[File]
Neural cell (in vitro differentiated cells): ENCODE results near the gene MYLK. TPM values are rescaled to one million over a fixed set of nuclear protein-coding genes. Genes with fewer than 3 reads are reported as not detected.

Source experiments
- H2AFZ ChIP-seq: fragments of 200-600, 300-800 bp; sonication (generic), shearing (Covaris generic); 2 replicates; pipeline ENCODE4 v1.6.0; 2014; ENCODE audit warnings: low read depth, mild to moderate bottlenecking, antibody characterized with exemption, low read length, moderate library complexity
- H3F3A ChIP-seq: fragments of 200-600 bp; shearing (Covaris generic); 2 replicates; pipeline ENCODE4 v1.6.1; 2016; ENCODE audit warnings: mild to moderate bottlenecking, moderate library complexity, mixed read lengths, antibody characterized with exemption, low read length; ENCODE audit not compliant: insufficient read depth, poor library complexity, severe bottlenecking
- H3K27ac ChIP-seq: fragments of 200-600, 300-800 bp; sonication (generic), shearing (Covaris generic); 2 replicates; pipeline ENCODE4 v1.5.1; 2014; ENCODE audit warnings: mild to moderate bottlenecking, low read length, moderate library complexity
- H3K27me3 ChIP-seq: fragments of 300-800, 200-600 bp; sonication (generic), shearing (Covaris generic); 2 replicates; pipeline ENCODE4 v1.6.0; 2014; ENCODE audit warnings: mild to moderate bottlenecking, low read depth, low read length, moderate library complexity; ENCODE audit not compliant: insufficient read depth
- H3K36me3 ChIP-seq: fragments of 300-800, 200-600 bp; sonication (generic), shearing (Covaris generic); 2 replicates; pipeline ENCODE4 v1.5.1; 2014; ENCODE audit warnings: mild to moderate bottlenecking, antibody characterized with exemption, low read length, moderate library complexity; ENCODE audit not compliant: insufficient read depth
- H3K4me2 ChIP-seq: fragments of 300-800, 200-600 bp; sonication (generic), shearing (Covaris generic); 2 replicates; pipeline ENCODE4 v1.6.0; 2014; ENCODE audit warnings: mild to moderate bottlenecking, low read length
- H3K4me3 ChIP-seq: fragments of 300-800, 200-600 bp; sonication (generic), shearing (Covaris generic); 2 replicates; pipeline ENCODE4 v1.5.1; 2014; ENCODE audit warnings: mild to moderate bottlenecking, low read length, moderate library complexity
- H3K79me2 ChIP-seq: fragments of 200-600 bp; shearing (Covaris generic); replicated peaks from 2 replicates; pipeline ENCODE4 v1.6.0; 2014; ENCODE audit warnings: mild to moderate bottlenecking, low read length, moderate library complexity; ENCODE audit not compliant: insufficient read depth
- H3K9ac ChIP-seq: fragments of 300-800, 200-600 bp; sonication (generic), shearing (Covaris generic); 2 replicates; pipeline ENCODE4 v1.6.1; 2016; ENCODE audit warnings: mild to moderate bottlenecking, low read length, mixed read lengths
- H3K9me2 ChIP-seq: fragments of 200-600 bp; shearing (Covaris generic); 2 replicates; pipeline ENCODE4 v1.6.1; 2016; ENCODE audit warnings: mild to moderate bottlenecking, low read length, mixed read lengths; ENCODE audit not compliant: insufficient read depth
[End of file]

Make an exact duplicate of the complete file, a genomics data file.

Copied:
Neural cell (in vitro differentiated cells): ENCODE results near the gene MYLK. TPM values are rescaled to one million over a fixed set of nuclear protein-coding genes. Genes with fewer than 3 reads are reported as not detected.

Source experiments
- H2AFZ ChIP-seq: fragments of 200-600, 300-800 bp; sonication (generic), shearing (Covaris generic); 2 replicates; pipeline ENCODE4 v1.6.0; 2014; ENCODE audit warnings: low read depth, mild to moderate bottlenecking, antibody characterized with exemption, low read length, moderate library complexity
- H3F3A ChIP-seq: fragments of 200-600 bp; shearing (Covaris generic); 2 replicates; pipeline ENCODE4 v1.6.1; 2016; ENCODE audit warnings: mild to moderate bottlenecking, moderate library complexity, mixed read lengths, antibody characterized with exemption, low read length; ENCODE audit not compliant: insufficient read depth, poor library complexity, severe bottlenecking
- H3K27ac ChIP-seq: fragments of 200-600, 300-800 bp; sonication (generic), shearing (Covaris generic); 2 replicates; pipeline ENCODE4 v1.5.1; 2014; ENCODE audit warnings: mild to moderate bottlenecking, low read length, moderate library complexity
- H3K27me3 ChIP-seq: fragments of 300-800, 200-600 bp; sonication (generic), shearing (Covaris generic); 2 replicates; pipeline ENCODE4 v1.6.0; 2014; ENCODE audit warnings: mild to moderate bottlenecking, low read depth, low read length, moderate library complexity; ENCODE audit not compliant: insufficient read depth
- H3K36me3 ChIP-seq: fragments of 300-800, 200-600 bp; sonication (generic), shearing (Covaris generic); 2 replicates; pipeline ENCODE4 v1.5.1; 2014; ENCODE audit warnings: mild to moderate bottlenecking, antibody characterized with exemption, low read length, moderate library complexity; ENCODE audit not compliant: insufficient read depth
- H3K4me2 ChIP-seq: fragments of 300-800, 200-600 bp; sonication (generic), shearing (Covaris generic); 2 replicates; pipeline ENCODE4 v1.6.0; 2014; ENCODE audit warnings: mild to moderate bottlenecking, low read length
- H3K4me3 ChIP-seq: fragments of 300-800, 200-600 bp; sonication (generic), shearing (Covaris generic); 2 replicates; pipeline ENCODE4 v1.5.1; 2014; ENCODE audit warnings: mild to moderate bottlenecking, low read length, moderate library complexity
- H3K79me2 ChIP-seq: fragments of 200-600 bp; shearing (Covaris generic); replicated peaks from 2 replicates; pipeline ENCODE4 v1.6.0; 2014; ENCODE audit warnings: mild to moderate bottlenecking, low read length, moderate library complexity; ENCODE audit not compliant: insufficient read depth
- H3K9ac ChIP-seq: fragments of 300-800, 200-600 bp; sonication (generic), shearing (Covaris generic); 2 replicates; pipeline ENCODE4 v1.6.1; 2016; ENCODE audit warnings: mild to moderate bottlenecking, low read length, mixed read lengths
- H3K9me2 ChIP-seq: fragments of 200-600 bp; shearing (Covaris generic); 2 replicates; pipeline ENCODE4 v1.6.1; 2016; ENCODE audit warnings: mild to moderate bottlenecking, low read length, mixed read lengths; ENCODE audit not compliant: insufficient read depth